A couple in England are probably still pinching themselves after Queen Elizabeth and Prince Philip surprised them at their wedding. Frances and John Canning jokingly invited the queen and her husband to their nuptials after they heard that the royals would be in the same town, Manchester, on the day they were to exchange vows. They received a reply declining their offer.
Queen Elizabeth and Prince Philip were in Manchester on an official tour celebrating the queen's Diamond Jubilee. She has reigned as Britain's monarch for 60 years. What the Cannings did not know was that the palace was secretly making arrangements for her majesty and Prince Philip to attend the wedding on Saturday. The royals arrived minutes after the vows were over and posed for pictures, chatted with the bride and groom, and told the bride how lovely she looked, as well as wished the newlyweds all the best.
Frances was thrilled to have the queen and prince at her wedding, saying, "We're going to have to get a bigger wedding album now." Husband John added that it was "one of the best presents you could wish for."
A man in Vermont is battling fast-food chicken giant Chik-fil-A. Bo Muller-Moore was sued by Chik-fil-A late last year for trademark infringement. Muller-Moore was sent a letter to cease and desist his use of the phrase "Eat More Kale" on his hand-printed T-shirts and to shut down his website. The fast food chain claims that his slogan is too similar to its "Eat Mor Chikin" ads.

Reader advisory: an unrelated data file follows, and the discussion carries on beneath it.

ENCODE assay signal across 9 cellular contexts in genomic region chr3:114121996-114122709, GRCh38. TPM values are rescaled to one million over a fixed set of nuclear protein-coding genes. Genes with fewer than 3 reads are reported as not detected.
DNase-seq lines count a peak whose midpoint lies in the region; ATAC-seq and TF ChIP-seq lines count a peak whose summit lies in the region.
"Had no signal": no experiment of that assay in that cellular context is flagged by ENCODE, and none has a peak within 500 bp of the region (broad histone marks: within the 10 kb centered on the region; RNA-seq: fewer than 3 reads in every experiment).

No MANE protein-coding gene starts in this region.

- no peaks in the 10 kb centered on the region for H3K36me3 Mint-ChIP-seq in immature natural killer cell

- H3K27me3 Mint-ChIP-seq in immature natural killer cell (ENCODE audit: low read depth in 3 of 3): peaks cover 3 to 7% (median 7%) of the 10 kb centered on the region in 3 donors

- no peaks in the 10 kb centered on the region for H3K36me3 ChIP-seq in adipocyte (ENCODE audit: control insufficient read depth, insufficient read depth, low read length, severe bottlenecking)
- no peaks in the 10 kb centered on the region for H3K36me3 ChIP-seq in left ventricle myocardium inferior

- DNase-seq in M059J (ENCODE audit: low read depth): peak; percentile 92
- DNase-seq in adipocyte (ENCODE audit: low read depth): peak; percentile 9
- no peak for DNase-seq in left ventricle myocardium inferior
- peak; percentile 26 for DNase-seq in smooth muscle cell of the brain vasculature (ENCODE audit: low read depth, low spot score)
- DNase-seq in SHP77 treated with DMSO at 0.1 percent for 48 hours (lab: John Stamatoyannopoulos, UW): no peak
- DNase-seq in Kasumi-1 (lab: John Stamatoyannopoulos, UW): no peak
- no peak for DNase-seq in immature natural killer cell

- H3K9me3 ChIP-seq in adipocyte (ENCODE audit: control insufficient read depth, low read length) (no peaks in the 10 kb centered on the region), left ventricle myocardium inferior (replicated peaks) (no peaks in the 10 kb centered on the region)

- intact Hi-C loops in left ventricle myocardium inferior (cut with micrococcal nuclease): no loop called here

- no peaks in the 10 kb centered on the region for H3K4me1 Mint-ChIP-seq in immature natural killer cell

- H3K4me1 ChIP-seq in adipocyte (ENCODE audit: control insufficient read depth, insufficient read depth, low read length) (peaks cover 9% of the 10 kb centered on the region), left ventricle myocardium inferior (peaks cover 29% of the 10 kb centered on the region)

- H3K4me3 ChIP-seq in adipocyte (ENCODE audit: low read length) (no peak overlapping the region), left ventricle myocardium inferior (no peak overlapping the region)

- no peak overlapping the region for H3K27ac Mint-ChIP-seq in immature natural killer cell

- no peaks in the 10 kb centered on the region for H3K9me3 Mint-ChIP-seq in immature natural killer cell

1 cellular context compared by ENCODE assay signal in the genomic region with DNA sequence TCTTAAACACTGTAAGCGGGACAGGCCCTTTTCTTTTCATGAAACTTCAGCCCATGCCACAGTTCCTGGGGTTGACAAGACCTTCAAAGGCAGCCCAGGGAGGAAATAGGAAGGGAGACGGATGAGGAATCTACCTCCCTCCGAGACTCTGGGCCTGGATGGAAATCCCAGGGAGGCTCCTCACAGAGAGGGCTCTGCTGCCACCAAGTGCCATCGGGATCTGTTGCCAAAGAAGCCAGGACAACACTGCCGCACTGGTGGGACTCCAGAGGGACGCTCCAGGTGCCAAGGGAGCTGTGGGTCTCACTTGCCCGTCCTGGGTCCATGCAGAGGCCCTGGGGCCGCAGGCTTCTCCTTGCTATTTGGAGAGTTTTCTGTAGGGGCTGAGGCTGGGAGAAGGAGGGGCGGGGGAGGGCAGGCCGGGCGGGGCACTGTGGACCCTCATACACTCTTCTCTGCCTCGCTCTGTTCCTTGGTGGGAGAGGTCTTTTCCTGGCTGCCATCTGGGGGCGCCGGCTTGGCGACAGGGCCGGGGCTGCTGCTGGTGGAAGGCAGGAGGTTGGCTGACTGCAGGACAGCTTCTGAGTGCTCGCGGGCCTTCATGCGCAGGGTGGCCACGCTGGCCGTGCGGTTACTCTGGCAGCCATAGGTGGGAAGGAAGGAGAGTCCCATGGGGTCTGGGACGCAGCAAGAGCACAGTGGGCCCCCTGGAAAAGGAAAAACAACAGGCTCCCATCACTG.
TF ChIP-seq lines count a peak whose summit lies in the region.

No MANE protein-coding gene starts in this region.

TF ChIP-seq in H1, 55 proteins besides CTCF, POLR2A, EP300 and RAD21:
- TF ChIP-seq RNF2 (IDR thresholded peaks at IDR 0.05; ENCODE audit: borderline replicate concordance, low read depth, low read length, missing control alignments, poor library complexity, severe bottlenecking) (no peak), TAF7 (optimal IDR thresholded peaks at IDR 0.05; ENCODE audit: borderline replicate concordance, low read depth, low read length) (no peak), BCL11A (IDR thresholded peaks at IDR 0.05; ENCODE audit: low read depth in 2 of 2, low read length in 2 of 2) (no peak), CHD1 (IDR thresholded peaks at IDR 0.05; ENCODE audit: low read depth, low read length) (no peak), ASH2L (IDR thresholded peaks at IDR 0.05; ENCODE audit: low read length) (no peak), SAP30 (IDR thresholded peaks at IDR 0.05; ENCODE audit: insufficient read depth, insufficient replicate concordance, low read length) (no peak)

Instead of just giving in, Muller-Moore has decided to fight Chick-fil-A. He launched a Kickstarter campaign to fund his documentary, "A Defiant Dude." Muller-Moore sought to raise $75,000 to make the movie, but his campaign has already received almost $90,000 so far, and he's being backed by nearly 2,000 people.
Muller-Moore says that he knows the odds are against him but still wants to shine a light on "trademark bullies" that he says are legally harassing small businesses and wearing them down with repeated lawsuits and appeals.
Chick-fil-A has filed suit against at least 30 other businesses that use the "Eat More" slogan, and sent Muller-Moore a list of those companies.
The "Eat More Kale" slogan originated 10 years ago, when a couple of Muller-Moore's friends special-ordered shirts from him. He said he came up with the sketch and stenciled it in less than 20 minutes, and before he knew it, the slogan had taken on a life of its own. The folk artist says the message behind the phrase is multidimensional, but mainly it's about eating healthier.